The Yankees had cut the lead to 2-1, but Pettitte couldn't hold the line. Ackley led off the sixth with a single over Cano’s head, and then Wells drilled a belt-high 88 mph fastball high off the right field foul pole after it caught a bit too much of the outside edge of the plate. Ichiro grounded out, and then Montero followed with a loud single to right, and Smoak hit a sharp comebacker right through the box, causing the Yankee bullpen to stir. When Liddi smacked a single through the left side to load the bases, Pettitte's day appeared done, but pitching coach Larry Rothschild went to the mound, not manager Joe Girardi. Due up next was Mike Carp, a lefty whom during his short big-league career, has hit same-siders at a .297/.340/.505 clip in 97 PA. Girardi later said that the handedness played a role in his willingness to keep his starter out there, and he won that battle; Carp chopped one right to Teixeira, and after stepping on the first-base bag, he threw home to nail Montero—resplendent in pink cleats, the only ballplayer on either side wearing them as part of the Mother's Day breast cancer awareness promotion—trying to score.
Pettitte came back out for the seventh to face another lefty, Michael Saunders, retiring him on a grounder to Teixeira. Despite trailing 4-1 when he departed in favor of Cory Wade, he got yet another warm ovation from the crowd of 41,631. In all, he threw 94 pitches, 60 for strikes, yielding seven hits, three walks, and four runs while striking out just two in 6
Millwood continued to frustrate the Yankees. Granderson drew a four-pitch walk to lead off the bottom of the sixth, but Rodriguez grounded into the Yankees' third double play of the day on the next pitch, and Cano struck out looking at a slider on the outside corner. Millwood capped his day with his most efficient inning, needing just nine pitches to retire Teixeira, Swisher, and Ibanez in the seventh. In all he threw 90 pitches, 55 for strikes, yielding two singles, a double, and one run while striking out six and walking four. He threw first-pitch strikes to 17 of the 25 hitters he faced (five of which went into play), and because he got ahead consistently, he needed just 3.6 pitches per plate appearance, well off the Bronx Bombers' 3.85 mark this year. He needed more than 13 pitches in an inning just twice, in the third (19) and fifth (15). And unlike his previous start, in which he'd shown up Montero after a signaling snafu, he worked well with the rookie behind the plate.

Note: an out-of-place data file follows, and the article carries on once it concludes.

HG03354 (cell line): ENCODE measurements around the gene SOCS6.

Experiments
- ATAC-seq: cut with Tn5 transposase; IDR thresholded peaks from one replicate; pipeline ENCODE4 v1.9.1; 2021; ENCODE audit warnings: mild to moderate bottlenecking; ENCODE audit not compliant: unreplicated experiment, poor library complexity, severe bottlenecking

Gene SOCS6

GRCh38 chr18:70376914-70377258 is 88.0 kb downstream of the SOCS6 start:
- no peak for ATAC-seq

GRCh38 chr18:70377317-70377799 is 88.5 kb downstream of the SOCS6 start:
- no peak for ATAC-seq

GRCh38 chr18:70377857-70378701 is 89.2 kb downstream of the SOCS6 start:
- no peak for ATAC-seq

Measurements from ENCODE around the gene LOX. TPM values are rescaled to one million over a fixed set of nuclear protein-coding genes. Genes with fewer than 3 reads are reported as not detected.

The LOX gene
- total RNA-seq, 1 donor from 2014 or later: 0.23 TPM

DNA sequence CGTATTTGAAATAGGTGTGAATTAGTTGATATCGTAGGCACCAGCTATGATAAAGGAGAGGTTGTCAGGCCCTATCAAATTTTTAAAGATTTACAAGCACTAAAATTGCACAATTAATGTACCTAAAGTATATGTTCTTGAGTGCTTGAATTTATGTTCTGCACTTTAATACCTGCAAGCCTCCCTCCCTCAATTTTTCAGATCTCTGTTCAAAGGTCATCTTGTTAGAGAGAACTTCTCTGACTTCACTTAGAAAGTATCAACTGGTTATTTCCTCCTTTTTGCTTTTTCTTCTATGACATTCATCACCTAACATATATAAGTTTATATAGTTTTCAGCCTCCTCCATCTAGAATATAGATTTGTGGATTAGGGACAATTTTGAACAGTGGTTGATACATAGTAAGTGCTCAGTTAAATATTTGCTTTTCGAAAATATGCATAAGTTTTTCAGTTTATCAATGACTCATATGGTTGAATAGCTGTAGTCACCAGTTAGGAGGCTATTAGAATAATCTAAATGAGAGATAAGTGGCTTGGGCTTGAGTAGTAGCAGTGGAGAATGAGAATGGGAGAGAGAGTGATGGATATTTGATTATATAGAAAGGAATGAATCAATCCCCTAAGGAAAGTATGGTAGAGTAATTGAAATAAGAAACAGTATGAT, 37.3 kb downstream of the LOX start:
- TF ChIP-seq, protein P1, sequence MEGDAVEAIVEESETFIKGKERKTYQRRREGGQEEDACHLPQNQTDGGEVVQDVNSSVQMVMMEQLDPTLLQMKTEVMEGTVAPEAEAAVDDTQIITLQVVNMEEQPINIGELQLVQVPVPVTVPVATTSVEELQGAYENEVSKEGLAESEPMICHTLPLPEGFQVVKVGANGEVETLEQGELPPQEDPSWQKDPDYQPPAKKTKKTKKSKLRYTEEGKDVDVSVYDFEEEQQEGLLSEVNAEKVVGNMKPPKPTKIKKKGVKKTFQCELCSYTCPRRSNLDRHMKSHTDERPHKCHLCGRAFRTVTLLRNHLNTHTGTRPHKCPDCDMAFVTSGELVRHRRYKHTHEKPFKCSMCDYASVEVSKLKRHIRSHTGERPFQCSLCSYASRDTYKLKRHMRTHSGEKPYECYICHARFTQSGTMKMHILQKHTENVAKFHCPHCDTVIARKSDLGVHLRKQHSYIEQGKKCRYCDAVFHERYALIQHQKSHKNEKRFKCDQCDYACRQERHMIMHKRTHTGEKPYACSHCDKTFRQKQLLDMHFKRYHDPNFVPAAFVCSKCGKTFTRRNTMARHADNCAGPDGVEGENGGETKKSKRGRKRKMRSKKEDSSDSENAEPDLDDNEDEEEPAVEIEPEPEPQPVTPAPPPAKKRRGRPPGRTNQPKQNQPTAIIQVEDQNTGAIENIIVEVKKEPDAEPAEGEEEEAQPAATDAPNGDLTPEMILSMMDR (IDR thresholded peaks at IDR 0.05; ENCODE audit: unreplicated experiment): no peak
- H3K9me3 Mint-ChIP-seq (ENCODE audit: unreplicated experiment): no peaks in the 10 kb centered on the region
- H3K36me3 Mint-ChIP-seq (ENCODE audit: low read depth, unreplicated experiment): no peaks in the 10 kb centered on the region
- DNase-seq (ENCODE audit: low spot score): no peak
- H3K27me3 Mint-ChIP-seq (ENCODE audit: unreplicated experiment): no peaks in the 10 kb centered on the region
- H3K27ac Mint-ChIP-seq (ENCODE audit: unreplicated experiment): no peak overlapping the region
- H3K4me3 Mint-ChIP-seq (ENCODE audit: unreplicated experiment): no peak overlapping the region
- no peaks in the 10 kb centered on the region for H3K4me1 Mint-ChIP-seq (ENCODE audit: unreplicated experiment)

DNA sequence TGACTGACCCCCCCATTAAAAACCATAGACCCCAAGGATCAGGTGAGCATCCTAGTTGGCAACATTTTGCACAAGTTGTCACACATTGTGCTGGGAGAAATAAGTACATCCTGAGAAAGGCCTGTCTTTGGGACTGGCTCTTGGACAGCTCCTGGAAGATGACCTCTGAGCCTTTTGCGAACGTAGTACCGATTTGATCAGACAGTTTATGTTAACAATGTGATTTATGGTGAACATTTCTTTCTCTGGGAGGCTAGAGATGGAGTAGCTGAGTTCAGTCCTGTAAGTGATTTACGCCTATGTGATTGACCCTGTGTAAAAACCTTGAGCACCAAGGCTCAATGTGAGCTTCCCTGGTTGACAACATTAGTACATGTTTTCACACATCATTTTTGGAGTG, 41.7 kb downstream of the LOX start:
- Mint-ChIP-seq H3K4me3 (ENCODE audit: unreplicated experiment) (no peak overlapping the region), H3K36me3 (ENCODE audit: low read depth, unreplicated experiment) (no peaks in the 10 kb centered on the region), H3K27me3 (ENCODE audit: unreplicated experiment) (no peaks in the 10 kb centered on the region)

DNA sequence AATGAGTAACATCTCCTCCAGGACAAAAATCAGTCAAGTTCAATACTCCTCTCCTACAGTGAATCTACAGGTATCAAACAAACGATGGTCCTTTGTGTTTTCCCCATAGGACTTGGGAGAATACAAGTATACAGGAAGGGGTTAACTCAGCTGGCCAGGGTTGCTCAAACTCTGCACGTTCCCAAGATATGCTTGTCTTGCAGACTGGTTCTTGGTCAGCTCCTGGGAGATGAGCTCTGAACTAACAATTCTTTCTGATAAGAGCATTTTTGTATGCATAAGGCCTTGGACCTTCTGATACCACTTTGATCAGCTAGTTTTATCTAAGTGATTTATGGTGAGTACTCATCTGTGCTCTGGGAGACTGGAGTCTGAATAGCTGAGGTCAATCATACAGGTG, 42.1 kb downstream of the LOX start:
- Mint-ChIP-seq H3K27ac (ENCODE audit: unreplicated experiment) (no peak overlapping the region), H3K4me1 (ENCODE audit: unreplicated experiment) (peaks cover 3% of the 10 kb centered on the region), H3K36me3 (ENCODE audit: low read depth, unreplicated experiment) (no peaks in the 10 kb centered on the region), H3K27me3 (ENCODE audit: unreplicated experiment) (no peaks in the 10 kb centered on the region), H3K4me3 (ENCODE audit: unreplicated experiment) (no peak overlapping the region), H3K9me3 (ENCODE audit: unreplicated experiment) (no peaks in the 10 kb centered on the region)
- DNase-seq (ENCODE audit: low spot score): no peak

"After being back there last game, it's one of the reasons we wanted to get him back out there today with Kevin," said Mariners manager Eric Wedge after the game. "I think they did a great job of communicating before the game and they did a nice job working together today."
In removing Millwood, Wedge did the Yankees a favor, as they managed to load the bases with a pair of singles and a walk against a parade of Mariner relievers: righty Tom Wilhelmsen, lefty Lucas Luetge, and righty Steve Delabar. Wilhelmsen did whiff Martin looking at a big curveball in between allowing two singles, and Luetge got Granderson swinging at a slider in the dirt. A fourth reliever, the laugh-inducing lefty Charlie Furbush, came in to face Cano with the bags full and walked him on four pitches to force in another run, but he recovered to fool Teixeira on a low 81 mph slider. Even with his swinging bunt single in the fifth inning, the slugging first baseman is now 12 for his last 71 dating back to April 23, for a .169/.213/.254 line.
The Mariners restored their shrinking lead in the top of the ninth. Wade departed after allowing a leadoff double to Liddi, and second lefty Clay Rapada—pitching because Boone Logan had worked the previous two days—waked both Ryan (who came in hitting an anemic .144/.259/.222) and Ackley with two outs to load the bases. On a comebacker from Wells, Rapada leaped and tipped the ball with the glove, then threw from the ground, late and wildly; the ball skidded into foul territory as two runs scored—an utterly brainless play.